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Facts about cholesterol

Cholesterol can be confusing. How can you tell bad cholesterol from good cholesterol, and how can you reduce bad cholesterol levels? Get the facts on cholesterol.

Can you burn off cholesterol?

Cholesterol is a type of lipid, just as fats are. However, unlike fat, cholesterol can't be exercised off, sweated out or burned for energy. It is found only in animal products, including meat, chicken, fish, eggs, organ meats and high-fat dairy products.

Is cholesterol good or bad?

Just as homemade oil-and-vinegar dressing separates into a watery pool with a fat-slick topping, so would fats and cholesterol if they were dumped directly into the blood. To solve this dilemma, the body transports fat and cholesterol by coating them with a water-soluble "bubble" of protein. This protein-fat bubble is called a lipoprotein.

  • Low-density lipoproteins (LDLs) carry cholesterol to the tissues. This is "bad" cholesterol, since high LDL levels are linked to increased risk of heart disease.
  • High-density lipoproteins (HDLs) carry excess cholesterol back to the liver, which processes and excretes the cholesterol. HDLs are "good" cholesterol; the more HDL you have, the lower your risk of developing heart disease.
  • HDLs and LDLs are found only in your blood, not in food.

Test your cholesterol

Your risk of heart disease can be assessed with a blood- cholesterol test. According to expert guidelines:

  • Total cholesterol should be 5.0 mmol/L or less.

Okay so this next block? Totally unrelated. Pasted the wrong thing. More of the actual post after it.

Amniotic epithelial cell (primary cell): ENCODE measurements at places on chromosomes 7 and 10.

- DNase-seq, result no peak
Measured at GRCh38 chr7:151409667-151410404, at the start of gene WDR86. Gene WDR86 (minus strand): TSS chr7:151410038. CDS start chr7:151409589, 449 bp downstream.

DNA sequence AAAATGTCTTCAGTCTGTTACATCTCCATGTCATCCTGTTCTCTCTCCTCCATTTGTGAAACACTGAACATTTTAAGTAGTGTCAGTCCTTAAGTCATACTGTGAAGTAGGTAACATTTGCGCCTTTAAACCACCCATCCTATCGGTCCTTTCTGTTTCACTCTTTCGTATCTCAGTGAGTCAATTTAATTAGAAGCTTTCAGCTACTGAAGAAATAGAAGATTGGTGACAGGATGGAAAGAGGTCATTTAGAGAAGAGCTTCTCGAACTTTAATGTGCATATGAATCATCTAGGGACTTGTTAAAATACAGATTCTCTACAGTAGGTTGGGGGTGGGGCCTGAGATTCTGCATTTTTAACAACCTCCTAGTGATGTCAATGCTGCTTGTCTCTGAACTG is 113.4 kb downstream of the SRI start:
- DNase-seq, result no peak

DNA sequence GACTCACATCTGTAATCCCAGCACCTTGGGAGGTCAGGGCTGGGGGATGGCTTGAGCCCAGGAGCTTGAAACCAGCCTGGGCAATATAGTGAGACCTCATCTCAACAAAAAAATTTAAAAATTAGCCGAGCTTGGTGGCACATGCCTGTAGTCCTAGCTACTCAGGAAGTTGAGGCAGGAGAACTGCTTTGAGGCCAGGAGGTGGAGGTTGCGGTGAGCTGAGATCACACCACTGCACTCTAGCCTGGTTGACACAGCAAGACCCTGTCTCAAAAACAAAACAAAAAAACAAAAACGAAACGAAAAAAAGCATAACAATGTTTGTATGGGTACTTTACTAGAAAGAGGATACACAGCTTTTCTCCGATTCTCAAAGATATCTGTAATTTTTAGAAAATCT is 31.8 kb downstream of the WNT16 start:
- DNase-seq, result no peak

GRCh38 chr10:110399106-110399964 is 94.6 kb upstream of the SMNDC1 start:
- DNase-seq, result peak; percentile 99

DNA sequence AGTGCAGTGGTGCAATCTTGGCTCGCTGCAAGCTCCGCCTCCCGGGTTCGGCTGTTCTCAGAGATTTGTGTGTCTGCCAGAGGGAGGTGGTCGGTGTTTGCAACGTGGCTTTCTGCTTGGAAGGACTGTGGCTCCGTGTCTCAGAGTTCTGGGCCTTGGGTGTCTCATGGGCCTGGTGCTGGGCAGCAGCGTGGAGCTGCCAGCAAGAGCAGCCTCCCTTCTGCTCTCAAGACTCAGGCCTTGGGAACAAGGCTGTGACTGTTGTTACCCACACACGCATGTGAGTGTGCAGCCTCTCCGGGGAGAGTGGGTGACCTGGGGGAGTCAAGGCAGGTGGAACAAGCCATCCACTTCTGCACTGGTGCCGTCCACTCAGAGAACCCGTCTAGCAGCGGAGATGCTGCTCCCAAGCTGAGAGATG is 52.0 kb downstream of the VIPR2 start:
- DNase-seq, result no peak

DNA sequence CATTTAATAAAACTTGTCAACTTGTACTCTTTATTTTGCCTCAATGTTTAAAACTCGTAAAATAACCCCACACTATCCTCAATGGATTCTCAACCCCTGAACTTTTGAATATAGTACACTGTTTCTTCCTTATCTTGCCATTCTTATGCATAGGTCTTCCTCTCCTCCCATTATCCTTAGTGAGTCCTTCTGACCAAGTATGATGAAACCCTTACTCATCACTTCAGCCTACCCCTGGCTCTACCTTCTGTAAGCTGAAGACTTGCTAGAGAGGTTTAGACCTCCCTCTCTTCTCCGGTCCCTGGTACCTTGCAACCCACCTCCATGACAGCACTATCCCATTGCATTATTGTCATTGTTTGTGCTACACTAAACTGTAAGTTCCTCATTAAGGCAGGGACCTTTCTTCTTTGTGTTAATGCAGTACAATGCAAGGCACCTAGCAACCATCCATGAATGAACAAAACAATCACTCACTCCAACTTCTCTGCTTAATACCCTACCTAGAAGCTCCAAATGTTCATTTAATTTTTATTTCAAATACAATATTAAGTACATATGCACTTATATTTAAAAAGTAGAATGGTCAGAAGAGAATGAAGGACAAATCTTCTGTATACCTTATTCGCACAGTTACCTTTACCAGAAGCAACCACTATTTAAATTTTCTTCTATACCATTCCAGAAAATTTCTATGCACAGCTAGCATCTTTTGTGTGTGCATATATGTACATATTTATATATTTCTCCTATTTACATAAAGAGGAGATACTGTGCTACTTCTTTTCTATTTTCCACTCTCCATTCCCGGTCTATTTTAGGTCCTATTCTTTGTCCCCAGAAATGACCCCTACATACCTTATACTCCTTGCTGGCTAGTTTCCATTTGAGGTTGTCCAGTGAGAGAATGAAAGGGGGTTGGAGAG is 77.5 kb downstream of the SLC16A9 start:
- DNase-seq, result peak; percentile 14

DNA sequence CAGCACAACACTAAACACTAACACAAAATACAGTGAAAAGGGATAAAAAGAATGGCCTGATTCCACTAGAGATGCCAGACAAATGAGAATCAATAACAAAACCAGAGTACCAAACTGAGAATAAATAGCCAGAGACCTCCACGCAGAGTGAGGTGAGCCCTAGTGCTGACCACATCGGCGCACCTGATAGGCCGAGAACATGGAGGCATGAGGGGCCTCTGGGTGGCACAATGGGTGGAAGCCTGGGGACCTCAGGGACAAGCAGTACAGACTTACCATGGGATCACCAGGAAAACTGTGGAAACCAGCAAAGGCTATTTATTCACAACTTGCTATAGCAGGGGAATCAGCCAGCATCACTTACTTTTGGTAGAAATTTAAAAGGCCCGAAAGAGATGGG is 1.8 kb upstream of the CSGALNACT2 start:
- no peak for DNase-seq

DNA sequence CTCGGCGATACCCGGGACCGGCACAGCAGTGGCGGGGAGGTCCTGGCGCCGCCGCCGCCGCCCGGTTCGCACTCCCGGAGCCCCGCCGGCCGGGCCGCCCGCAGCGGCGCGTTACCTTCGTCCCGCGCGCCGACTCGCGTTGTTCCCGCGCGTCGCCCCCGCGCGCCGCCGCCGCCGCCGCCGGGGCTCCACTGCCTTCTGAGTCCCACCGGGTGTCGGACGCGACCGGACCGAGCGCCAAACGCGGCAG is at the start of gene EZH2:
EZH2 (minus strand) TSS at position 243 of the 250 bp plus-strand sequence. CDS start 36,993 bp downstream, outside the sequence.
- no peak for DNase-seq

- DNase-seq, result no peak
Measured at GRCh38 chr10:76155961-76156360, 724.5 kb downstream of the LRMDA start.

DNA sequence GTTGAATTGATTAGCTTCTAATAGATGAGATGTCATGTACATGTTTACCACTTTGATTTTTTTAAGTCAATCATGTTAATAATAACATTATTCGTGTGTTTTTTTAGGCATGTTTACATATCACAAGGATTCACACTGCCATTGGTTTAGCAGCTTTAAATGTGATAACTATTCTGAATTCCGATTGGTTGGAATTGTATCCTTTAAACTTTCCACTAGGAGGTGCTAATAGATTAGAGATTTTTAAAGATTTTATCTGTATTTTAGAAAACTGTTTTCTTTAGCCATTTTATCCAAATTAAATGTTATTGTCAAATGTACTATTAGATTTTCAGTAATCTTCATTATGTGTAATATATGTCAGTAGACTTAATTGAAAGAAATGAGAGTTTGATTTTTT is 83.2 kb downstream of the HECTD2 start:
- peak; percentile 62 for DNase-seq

• LDL should be 3.0mmol/L or less after an overnight fast.
  • HDL should be 1.0mmol/L or more.
  • Total cholesterol/HDL ratio should be less than 4.0.

However, if you have heart disease or diabetes total cholesterol and LDL target readings will be lower.

Fat facts

The fats that supply calories, float in your blood and accumulate in your thighs and hips are called triglycerides. They can be saturated or unsaturated, and the unsaturated ones can be either monounsaturated or polyunsaturated. For every ounce of triglycerides you eat, you add 250 calories (or 9 calories per gram - the weight of a raisin) to your diet. Only saturated fats increase blood levels of cholesterol and heart-disease risk.

Which fats are saturated?

In general, the harder a fat, the more saturated it is. Beef and dairy fats are mostly saturated fats. Liquid oils are usually unsaturated fats, including monounsaturated fats in olive and canola oils and polyunsaturated fats in safflower, corn, soybean and fish oils. Coconut, palm and palm kernel oils are exceptions to the rule; these liquid vegetable oils are highly saturated fats.

Fear of frying

Eating foods with a lot of saturated fat causes the amount of bad LDLs in your blood to increase while good HDLs decrease, increasing the risk of heart disease. Cut the saturated fat, and your blood- cholesterol levels and your risk of heart disease drop. Your risk of cancer also decreases. A diet with more polyunsaturated fats, rather than saturated fats, lowers total blood-cholesterol levels, but unfortunately also drops HDL levels, so you lose both good and bad cholesterol. Olive oil is another story. This oil lowers total-blood cholesterol and LDL cholesterol without causing HDL levels to drop. By using olive oil, you can decrease your total-cholesterol levels while maintaining your HDL levels, thus decreasing your risk of heart disease. Fish oil also lowers heart-disease risk. Consequently, olive and fish are the oils of choice.

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WebMD Medical Reference

Medically Reviewed by Dr Rob Hicks on March 28, 2016

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